MAJ Emiline Ann “Duce” Bourgeois

2018-7-11 Bourgeois

Major Emiline Ann “Duce” Bourgeois, a native of Thibodaux referred to by the National World War II Museum as the oldest living female WWII veteran in Louisiana, whose service also included the Korean and Vietnam wars, died Oct. 30, 2015. She was 103.

In February 1945, near what would eventually be the end of World War II, Bourgeois, then 33, joined the U.S. Army Nurse Corps. Her first assignment saw her serving in the Philippines, nursing wounded soldiers. A second assignment, also in the Philippines, saw her serving in combat hospitals.

In a recent interview with the Houma-Thibodaux magazine & website Point of Vue, Bourgeois recalled how wounded GIs were happy to have an American nurse to talk to. She had many boyfriends, but chose to never marry.

“They were very young, and they didn’t know how old I was because I seemed to always look younger than I am,” she told WWL-TV’s Bill Capo in a 2011 interview where she was celebrated at a Veterans Day ceremony in Thibodaux.

Bourgeois, or “Duce” – the nickname was given to her by her grandfather, referencing the French word for “sweet” – also served in post-World War II occupied Germany. Her last assignment was as head nurse of obstetrics at the West Point Academy Hospital in New York.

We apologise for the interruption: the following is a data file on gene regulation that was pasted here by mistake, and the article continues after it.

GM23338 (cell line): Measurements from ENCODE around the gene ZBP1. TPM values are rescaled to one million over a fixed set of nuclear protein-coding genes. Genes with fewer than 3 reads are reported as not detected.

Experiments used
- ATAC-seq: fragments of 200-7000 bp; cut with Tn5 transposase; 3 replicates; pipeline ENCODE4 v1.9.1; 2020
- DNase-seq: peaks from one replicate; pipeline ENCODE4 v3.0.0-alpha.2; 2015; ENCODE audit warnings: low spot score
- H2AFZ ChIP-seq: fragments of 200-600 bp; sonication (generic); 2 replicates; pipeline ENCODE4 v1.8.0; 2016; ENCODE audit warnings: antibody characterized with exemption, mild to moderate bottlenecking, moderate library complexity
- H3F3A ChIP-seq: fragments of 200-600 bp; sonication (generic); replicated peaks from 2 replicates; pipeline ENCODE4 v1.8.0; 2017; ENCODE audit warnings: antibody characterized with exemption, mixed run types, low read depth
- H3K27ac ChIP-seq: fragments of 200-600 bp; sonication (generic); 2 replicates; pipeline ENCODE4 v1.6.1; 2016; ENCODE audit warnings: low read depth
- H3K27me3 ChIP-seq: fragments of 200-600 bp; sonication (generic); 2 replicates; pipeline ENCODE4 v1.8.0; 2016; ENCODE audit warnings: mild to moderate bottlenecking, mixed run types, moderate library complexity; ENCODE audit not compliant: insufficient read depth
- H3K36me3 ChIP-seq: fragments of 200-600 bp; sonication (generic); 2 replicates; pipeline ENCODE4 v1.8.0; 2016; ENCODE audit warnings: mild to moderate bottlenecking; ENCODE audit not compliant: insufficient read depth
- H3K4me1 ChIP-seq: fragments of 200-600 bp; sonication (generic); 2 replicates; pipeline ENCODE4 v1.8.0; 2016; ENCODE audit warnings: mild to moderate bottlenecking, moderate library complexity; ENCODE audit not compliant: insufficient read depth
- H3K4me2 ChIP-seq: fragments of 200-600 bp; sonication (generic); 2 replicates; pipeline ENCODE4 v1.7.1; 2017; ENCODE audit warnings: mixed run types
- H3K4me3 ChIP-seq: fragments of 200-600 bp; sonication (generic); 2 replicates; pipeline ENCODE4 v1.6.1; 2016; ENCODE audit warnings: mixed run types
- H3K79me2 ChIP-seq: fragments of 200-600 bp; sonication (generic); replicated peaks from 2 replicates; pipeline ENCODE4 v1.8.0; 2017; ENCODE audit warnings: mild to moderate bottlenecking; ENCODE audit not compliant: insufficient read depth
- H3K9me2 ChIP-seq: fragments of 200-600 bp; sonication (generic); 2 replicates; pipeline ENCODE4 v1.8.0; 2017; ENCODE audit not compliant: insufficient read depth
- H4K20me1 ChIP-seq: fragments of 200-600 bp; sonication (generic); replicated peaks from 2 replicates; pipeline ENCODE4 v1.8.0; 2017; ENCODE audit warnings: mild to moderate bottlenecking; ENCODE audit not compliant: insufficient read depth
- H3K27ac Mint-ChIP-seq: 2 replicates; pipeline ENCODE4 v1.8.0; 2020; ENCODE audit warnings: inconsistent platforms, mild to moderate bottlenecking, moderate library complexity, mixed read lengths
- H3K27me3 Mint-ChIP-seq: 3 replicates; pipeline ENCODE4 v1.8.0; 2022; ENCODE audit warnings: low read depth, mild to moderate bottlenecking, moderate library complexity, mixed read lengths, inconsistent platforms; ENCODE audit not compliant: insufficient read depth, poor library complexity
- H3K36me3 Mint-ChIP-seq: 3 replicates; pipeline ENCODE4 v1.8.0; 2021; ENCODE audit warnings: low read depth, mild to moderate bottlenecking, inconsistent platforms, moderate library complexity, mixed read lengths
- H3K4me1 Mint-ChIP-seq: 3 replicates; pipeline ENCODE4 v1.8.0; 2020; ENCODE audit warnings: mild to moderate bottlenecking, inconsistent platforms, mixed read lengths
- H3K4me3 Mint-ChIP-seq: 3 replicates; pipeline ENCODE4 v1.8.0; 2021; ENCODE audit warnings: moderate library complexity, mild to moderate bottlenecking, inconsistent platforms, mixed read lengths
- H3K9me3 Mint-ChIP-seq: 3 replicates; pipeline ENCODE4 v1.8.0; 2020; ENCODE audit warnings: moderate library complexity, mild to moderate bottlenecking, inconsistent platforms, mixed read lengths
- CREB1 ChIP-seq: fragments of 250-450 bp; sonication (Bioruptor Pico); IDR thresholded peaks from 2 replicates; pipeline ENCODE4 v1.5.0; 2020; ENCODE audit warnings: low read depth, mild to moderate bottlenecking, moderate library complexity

Her wartime service was honored with many awards including the Asiatic-Pacific Campaign medal, the World War II Victory Medal, the National Defense Medal, the Germany Occupational Medal, and a West Point Academy patch.

Born on Dec. 24, 1911 in the St. Charles community, south of Thibodaux, young “Duce” attended and graduated from St. Charles High School in 1929. She then headed to New Orleans, where she first found odd jobs, including working at S.H. Kress & Co. dime store on Canal Street. She then enrolled in the Hotel Dieu School of Nursing, from which she graduated in 1941. Her specialty was obstetrics.

As she progressed in her military career after WWII, Bourgeois was awarded the rank of 1st Lieutenant and then Captain. During the Vietnam War, she was assigned to the U.S. Military Academy at West Point in New York, where she served as the charge nurse of the obstetrical ward.

She retired in 1962 to care for her parents, who lived well into their 90s. She also returned to nursing, accepting a general nursing position at St. Joseph Hospital, where she would continue to work for 20 years.

We honor you, Emiline Bourgeois.

(#Repost @The Star Press)

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